The ready-to-eat (RTE) market in India, currently estimated at Rs. 128 crore (2006) is expected to expand to reach Rs. 2,900 crore by 2015, according to an analysis done by Tata Strategic Management Group (TSMG). In its analysis, TSMG said that the factors contributing to the growth would be changes like cold chain development, disintermediation, streamlining of taxation, economies of scale on the supply side, coupled with increasing disposable incomes, diminishing culinary skills and the need for convenience on the demand side. The report also highlights that the RTE market in India has remained under-penetrated owing to factors such as consumers’ penchant for freshness, low affordability and the Indian housewife’s preference for home-cooked food. According to data in the reports, packaged foods in India have grown at about seven per cent a year between 2000 and 2005, with RTE foods being the fastest-growing, at a CAGR of 73 per cent. The Indian RTE foods market, canned/preserved segment is more popular, contributing about 90 per cent of the market and growing at a Compound Annual Growth Rate (CAGR) of 63 per cent between 2001 and 2006 while the chilled and dried ready meal segments are nonexistent. There is a huge untapped market opportunity arising due to rapid demographic shifts in income, urbanisation, and proportion of urban working women in India. The industry needs to concentrate on broadening the market and increasing penetration amongst Indian consumers.” The analysis also pointed out that industry players would have to significantly improve their price competitiveness with respect to other options such as domestic help, eating out and ordering in, available to the Indian consumer. Besides price consideration, the product range offered by industry players will have to be strengthened. At the moment, the regional cuisine and non-vegetarian cuisine markets are relatively under-serviced with concentration on the vegetarian North Indian meals. India provides an attractive opportunity for both Indian and international players with a mix of demand and supply side changes. If consumer demands of affordability, availability and enhancing acceptability are met, the RTE foods market has the potential market size of 2,900 crore by 2015 from its existing Rs. 128 crore.” India has made lot of progress in agriculture & food sectors since independence in terms of growth in output, yields and processing. It has gone through a green revolution, a white revolution, a yellow revolution and a blue revolution. Today, India is the largest producer of milk, fruits, cashew nuts, coconuts and tea in the world, the second largest producer of wheat, vegetables, sugar and fish and the third largest producer of tobacco and rice. Now the time is to provide better food processing & its marketing infrastructure for Indian industries to serve good quality & safest processed food like ready to eat food. It is opening a new window in world scenario as far as taste & acceptance is concerned. Therefore, Indian Government is providing more infrastructures for this sector. Excise duty is now ZERO % on RTE and 100 % tax deduction for the first 10 years for new units. This allows manufactures to bring down their prices & spreads its flavours to the world.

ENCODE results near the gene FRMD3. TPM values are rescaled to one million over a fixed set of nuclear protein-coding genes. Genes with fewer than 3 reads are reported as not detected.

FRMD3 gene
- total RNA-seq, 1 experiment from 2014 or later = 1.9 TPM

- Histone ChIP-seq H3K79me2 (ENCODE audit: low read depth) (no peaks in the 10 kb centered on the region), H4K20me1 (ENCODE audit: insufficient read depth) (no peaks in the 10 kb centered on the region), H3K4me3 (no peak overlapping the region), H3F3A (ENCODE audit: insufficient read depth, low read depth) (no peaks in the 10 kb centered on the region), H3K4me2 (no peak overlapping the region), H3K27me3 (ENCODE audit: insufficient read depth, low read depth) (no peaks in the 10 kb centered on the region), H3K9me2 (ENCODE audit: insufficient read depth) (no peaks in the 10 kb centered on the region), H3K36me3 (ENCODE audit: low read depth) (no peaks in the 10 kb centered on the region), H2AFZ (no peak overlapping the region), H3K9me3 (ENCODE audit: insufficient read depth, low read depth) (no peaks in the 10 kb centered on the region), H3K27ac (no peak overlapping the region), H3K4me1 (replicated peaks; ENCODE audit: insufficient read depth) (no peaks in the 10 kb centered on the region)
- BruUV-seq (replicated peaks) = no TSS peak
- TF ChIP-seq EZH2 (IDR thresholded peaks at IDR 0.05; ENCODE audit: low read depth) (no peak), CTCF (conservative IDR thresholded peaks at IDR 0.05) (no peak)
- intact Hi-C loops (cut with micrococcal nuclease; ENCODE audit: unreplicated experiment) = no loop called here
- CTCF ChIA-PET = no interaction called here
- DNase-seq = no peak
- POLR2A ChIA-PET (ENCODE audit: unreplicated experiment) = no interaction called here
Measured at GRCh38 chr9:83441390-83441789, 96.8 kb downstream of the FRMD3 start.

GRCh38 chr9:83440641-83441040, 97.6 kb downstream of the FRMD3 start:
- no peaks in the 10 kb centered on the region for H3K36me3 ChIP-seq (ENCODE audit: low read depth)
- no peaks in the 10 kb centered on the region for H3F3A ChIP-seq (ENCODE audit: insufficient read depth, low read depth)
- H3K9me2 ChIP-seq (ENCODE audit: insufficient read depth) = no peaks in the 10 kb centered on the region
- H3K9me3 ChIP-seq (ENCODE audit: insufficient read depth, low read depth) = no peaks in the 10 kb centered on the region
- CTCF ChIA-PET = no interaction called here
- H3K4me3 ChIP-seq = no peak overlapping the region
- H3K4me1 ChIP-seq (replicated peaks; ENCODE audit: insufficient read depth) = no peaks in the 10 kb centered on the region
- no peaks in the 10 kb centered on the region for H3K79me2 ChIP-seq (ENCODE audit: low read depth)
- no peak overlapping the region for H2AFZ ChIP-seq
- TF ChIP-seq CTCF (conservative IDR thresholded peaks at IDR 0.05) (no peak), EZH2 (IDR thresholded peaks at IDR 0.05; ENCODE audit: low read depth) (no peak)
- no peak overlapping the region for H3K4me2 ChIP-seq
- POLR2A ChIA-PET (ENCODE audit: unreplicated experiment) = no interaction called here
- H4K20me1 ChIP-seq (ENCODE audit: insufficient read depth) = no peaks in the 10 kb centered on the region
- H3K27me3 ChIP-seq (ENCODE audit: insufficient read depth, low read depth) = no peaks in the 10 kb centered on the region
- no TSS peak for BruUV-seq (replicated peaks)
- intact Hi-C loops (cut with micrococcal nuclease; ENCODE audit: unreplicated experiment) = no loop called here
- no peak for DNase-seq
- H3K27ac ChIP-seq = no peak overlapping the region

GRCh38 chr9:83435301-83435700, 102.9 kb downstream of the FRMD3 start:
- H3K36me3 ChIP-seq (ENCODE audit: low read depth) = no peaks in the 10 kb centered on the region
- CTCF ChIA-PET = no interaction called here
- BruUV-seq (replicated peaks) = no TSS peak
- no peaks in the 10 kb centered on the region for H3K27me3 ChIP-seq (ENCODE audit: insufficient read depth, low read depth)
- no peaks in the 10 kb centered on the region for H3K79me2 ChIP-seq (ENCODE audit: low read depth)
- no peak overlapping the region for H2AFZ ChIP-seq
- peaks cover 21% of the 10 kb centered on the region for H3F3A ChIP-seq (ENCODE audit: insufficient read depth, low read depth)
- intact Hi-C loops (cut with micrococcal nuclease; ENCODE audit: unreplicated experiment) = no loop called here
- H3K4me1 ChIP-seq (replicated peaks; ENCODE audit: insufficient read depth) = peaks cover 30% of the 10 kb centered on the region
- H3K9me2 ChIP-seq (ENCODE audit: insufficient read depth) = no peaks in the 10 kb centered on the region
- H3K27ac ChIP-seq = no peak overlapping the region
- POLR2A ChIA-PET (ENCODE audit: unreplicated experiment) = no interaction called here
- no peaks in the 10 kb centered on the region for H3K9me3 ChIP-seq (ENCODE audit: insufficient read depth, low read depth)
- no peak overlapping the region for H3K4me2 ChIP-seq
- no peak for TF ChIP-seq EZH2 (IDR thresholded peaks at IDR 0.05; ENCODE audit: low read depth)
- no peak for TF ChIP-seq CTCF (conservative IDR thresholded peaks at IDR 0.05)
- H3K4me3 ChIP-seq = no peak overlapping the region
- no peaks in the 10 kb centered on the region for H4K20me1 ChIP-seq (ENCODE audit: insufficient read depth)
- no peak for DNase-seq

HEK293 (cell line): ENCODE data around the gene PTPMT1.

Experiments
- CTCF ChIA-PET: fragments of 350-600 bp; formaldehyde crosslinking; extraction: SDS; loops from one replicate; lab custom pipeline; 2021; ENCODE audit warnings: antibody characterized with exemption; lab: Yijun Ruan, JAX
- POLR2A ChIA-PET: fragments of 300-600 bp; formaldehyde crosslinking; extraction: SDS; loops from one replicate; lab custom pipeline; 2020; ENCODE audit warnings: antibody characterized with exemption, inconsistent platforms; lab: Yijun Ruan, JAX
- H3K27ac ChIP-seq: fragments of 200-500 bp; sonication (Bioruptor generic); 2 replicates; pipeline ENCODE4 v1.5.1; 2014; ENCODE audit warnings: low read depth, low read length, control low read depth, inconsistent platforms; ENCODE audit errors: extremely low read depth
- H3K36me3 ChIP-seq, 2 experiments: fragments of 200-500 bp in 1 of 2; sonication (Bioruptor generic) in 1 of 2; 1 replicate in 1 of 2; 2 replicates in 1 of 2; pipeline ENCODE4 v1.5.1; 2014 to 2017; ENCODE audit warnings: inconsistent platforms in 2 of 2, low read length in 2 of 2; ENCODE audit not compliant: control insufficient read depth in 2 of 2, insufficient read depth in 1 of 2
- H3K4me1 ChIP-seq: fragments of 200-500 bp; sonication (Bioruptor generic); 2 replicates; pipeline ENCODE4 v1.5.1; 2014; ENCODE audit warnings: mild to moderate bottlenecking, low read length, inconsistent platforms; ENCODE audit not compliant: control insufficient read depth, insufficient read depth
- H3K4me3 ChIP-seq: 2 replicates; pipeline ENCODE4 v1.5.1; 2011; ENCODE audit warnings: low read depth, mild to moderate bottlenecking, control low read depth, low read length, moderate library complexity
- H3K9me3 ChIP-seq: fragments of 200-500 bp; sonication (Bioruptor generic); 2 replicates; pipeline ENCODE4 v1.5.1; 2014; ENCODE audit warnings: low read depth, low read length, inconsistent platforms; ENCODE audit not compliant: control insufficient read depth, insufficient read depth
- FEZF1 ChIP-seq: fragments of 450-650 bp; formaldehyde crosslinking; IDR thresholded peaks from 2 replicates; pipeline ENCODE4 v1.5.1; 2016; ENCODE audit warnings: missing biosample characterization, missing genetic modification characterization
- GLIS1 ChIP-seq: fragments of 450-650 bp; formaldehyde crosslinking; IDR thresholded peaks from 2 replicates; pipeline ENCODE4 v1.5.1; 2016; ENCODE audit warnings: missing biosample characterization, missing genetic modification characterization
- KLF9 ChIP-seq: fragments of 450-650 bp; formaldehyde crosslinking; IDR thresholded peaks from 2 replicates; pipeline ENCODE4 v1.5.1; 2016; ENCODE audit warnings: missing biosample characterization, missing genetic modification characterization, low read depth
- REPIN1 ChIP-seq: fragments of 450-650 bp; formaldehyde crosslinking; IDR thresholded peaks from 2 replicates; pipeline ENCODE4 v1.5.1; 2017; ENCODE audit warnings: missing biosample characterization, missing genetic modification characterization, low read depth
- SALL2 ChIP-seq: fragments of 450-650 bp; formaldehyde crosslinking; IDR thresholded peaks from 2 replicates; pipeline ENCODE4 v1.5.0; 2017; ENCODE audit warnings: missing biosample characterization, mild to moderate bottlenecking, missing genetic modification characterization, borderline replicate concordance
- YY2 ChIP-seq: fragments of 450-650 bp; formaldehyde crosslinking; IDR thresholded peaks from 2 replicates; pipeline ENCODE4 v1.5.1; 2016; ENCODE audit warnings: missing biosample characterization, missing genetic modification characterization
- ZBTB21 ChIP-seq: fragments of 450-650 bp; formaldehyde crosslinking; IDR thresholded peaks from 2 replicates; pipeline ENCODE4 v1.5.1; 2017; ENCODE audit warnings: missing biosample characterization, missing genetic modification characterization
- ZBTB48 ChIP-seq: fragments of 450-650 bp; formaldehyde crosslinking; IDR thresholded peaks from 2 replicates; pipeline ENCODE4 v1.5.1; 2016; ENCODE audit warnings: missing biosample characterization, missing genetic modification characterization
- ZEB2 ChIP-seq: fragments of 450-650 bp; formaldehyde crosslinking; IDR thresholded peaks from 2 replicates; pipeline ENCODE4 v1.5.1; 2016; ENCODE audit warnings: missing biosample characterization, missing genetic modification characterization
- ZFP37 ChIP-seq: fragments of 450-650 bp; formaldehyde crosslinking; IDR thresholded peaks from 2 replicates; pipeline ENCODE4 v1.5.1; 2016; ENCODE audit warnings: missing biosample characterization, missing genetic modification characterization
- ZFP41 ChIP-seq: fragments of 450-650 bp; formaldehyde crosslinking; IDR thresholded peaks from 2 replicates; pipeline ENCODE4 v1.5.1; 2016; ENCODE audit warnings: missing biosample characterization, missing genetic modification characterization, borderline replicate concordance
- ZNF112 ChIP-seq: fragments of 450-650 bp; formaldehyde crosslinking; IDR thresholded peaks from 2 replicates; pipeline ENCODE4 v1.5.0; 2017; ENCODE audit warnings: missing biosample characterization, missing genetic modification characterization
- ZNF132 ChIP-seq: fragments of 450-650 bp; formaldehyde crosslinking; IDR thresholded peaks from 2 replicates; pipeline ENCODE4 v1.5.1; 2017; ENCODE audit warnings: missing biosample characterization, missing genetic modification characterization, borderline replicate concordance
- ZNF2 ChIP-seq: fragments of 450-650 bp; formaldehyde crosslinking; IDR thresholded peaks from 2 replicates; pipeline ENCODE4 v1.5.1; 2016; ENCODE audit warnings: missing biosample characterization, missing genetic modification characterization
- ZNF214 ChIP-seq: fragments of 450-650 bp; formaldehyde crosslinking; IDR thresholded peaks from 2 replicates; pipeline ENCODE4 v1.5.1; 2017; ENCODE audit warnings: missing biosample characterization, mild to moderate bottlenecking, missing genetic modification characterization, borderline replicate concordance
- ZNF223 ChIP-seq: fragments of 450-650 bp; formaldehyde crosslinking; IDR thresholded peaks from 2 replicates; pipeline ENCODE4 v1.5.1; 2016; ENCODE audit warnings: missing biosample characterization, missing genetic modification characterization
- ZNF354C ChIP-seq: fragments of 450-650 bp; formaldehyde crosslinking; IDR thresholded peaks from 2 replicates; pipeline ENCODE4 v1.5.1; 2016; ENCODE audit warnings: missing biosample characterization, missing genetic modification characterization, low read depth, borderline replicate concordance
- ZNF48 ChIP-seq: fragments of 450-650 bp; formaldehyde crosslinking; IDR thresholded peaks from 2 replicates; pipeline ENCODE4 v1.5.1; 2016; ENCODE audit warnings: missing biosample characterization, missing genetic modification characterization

000 a year comprises about 50 million people. Nutraceutical sales in India for 2009 reached US$1.323. Sales got a boost by improved retail and distribution in recent years. a global information and media research company.Wheat is the main cereal eaten in northern Vitamin and dietary supplement retail sales have doubled since 2001 totalling US$563 million in 2008.000. Extreme rural poverty has declined from 94% in 1985 to 61% in 2005 and is projected to drop to 26% by 2025. The Indian consumer market. Affluent class’s share of national private consumption will increase from 7% at present to 20% in 2025. This modern consumer wants his purchases to reflect his lifestyle or at least the one he aspires for. prevent aging. 1) Products that reduce stress. digestive biscuits. India. and functional bread products have also found acceptance among Indian consumers. 2) Dairy-based beverages such as reduced-fat flavoured milk drinks and sour milk drinks are expected to witness double-digit value growth over the forecast period of 2007to 2015. A recent luxury brands survey conducted by The Nielsen Company. or 41% of the population. defined as earnings above Rs 1. There is a marked difference in consumption between urban and rural consumers. A typical upper middle class young consumer is beginning to look beyond the utility aspect of a product to seek intangibles like brand and lifestyle statement associated with the product. A recent survey shows 80% of Indians agree that health considerations significantly influence their choice of food and drinks. which is primarily dominated by young generation. 3) Cereal bars.2% of the population at present to 2% of the population by 2025. roughly 5% of the population at present. the young and those who are ill. the world's largest malt-based drink market. Approximately 48% of these respondents feel that functional food claims play a significant role in their purchasing decisions for food and beverage products. Middle class. defined as households with disposable incomes from Rs 200. Over 35% of Indian respondents said they spend money on luxury brands. accounts for 22% of the world's retail volume sales. help the heart and fight diabetes are all on a positive growth curve in India.000.In response to declining health and increased awareness of good health. The Indian affluent class has always had a penchant for premium branded goods and this fetish will continue.2 million. Urban . and are expected to reach US$749. India’s over-the-counter (OTC) vitamins & minerals supplement market is growing rapidly.Affluent class. As a result of this brand consciousness.000 to 1. as they are traditionally consumed as milk substitutes. the food and beverage segment of the FMCG sector is already witnessing a significant shift in demand from loose to branded products.4 million by 2013. is becoming increasingly sophisticated and brand conscious.MGI study prediction on the effect of economic growth on different classes.000 a year will increase from 0. Generally speaking consumer awareness of fortified/functional products is low. has ranked India third after Greece and Hong Kong in the list of most brand conscious countries in the world. Cereals and cereal substitutes account for 38% of rural consumers’ monthly household food spend-ing. By 2025 the size of middle class will increase to about 583 million people. These drinks are marketed as nutritious and are mainly consumed by the old.